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Keeping God in ‘God and Country’ PDF Print E-mail


• Leader & Times

Five State Fair time will soon be upon the area, and the beginning of the festivities will have a quiet and more introspective feel through the traditional Cowboy Church service.

This year’s service will be at 8 a.m. Sunday, Aug. 20 at the rodeo arena. The service will take place right before the annual horse show, and will feature First Southern Baptist Church Pastor Jack Jacob as the speaker. 

“The agriculture community has traditionally been very connected to God and country, that’s kind of its thing,” Jacob said. “And it seems like as times change, we seem to want to separate the God and country parts and just make it country, and I think in many ways that pulls us back to where the fair started and the idea behind ‘one nation under God’ and that kind of thing. So what I think this does is it gives an opportunity to start the day early and focusing on the one who established our nation and then be able to carry through on those activities with that understanding and appreciation for what we’ve been given.”

And overall, the service’s more relaxed atmosphere is one of Jacob’s favorite things about the event. 

“We’re there at the horse arena, usually the sun’s either coming up or has just finished coming up, and sometimes we’ve been wrapped in blankets because it’s been cool or wet,” Jacob said. “You go to church, you see the same four walls every Sunday, so this is a chance to be out. You see the horses and hear them, it’s a really cool and unique setting. Cowboy Church is one of those events where if you’re there, it’s because you want to be, so when we sing songs together, they really sing, and you can tell they really mean what they sing. Not that others don’t, but it’s just more pronounced. In the short message we give, the people are engaged and you can tell they’re processing, so that part is really engaging to me as a pastor.”

Like past services, Jacob said people should see Cowboy Church as a blessing. 

“There we are, gathered in a horse arena to have church before a horse show,” Jacob said. “We could easily be gathered together, issued a rifle, and be standing on the front lines trying to defend our home from invasion, which many people are doing. We get to enjoy the freedom they’ve protected, so probably my favorite thing is watching people from different church backgrounds come together in one commonality, which is the Gospel. It used to be very sparsely attended, and we’ve seen the crowds pick up more and more from those early days. So if there was one thing I’ve seen, it’s been that awareness and growth, and now people are beginning to ask ‘When are we having Cowboy Church?’ instead of hoping people will show up.”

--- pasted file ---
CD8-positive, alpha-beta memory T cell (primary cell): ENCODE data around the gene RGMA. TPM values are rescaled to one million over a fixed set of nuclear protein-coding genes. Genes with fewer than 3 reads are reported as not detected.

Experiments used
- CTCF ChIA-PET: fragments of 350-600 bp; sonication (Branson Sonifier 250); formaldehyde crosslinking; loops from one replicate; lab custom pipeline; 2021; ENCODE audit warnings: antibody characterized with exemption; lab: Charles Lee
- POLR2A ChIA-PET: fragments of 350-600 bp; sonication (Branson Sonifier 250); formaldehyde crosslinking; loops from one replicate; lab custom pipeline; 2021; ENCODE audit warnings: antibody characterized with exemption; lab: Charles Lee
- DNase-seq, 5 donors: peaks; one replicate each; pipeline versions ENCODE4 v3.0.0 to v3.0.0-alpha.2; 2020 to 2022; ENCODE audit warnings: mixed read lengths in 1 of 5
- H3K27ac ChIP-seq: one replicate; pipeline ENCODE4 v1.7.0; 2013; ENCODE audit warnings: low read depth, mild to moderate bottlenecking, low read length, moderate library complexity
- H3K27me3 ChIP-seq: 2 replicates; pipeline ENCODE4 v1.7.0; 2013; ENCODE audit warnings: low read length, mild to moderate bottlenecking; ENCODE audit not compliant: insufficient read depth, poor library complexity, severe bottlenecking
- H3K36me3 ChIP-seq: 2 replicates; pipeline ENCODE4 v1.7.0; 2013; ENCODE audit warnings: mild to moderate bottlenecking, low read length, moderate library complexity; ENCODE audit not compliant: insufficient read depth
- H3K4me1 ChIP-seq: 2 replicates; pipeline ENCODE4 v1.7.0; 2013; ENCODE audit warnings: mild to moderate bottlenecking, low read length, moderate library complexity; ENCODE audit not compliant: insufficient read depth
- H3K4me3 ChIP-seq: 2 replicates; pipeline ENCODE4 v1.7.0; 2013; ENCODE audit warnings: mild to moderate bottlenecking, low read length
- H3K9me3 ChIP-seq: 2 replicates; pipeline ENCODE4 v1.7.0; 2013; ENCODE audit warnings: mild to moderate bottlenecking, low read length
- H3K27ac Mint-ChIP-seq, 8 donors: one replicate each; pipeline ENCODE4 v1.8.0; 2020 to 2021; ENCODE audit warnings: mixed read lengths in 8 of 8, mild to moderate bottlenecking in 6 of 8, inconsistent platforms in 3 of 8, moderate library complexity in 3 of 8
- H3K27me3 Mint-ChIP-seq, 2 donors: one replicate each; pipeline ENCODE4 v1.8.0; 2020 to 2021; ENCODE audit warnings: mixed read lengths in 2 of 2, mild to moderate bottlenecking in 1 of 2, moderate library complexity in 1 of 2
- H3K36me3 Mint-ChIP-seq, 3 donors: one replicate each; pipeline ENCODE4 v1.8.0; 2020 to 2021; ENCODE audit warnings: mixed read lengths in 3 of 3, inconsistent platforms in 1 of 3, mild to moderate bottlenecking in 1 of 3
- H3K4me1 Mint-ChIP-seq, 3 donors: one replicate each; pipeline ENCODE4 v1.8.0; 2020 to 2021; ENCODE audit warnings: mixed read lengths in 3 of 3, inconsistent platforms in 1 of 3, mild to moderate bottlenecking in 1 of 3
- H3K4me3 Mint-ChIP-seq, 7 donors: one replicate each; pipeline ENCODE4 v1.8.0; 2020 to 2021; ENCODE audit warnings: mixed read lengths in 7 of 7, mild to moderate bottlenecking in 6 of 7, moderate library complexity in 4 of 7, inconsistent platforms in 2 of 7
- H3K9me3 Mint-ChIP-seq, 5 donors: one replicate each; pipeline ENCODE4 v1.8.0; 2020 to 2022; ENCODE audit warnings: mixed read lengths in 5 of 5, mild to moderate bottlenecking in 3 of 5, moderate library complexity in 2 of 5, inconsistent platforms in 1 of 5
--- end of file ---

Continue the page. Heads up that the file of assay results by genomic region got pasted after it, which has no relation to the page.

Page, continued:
Besides the Cowboy Church service, Jacob added encouragement for the community to attend the other fair festivities. 

“There is a lot, like with Gospel Fest, the monster trucks, the veterans appreciation show, all the different stuff,” Jacob said. “And I don’t want to sound trite here, but people are always saying ‘There’s nothing to do in Liberal’ and that is just so ridiculous. Here’s an excellent opportunity to see some top-tier talent in Christian music, country music, plus the monster trucks, the magic and talent shows, there’s just so much. Plus, coming out and supporting the youth who are continuing that tradition of agriculture excellence in the area. There’s also always the carnival and the carnival food, so there’s really something for everyone. It’s just a shame people sit at home and say there’s nothing to do in Liberal, but there’s plenty to do, they just need to go out and try it.”

The whole community is invited to come to Cowboy Church Aug. 20. 

“I hope people come out to the fair in general, and the Cowboy Church service,” Jacob said. “The traditional arguments of ‘That’s my family day’ or ‘It interrupts my day’ really go out the window because it’s early enough where you can go to the service and then go about your day either at the fair or at home. I would encourage people not to think of all the reasons you can’t come, but think about all the reasons you can.”




About The High Plains Daily Leader

The High Plains Daily Leader and Southwest Daily Times are published Sunday through Friday and reaches homes throughout the Liberal, Kansas retail trade zone. The Leader & Times is the official newspaper of Seward County, USD No. 480, USD No. 483 and the cities of Liberal and Kismet.  The Leader & Times is a member of the Liberal Chamber of Commerce, the Kansas Press Association and the Associated Press.

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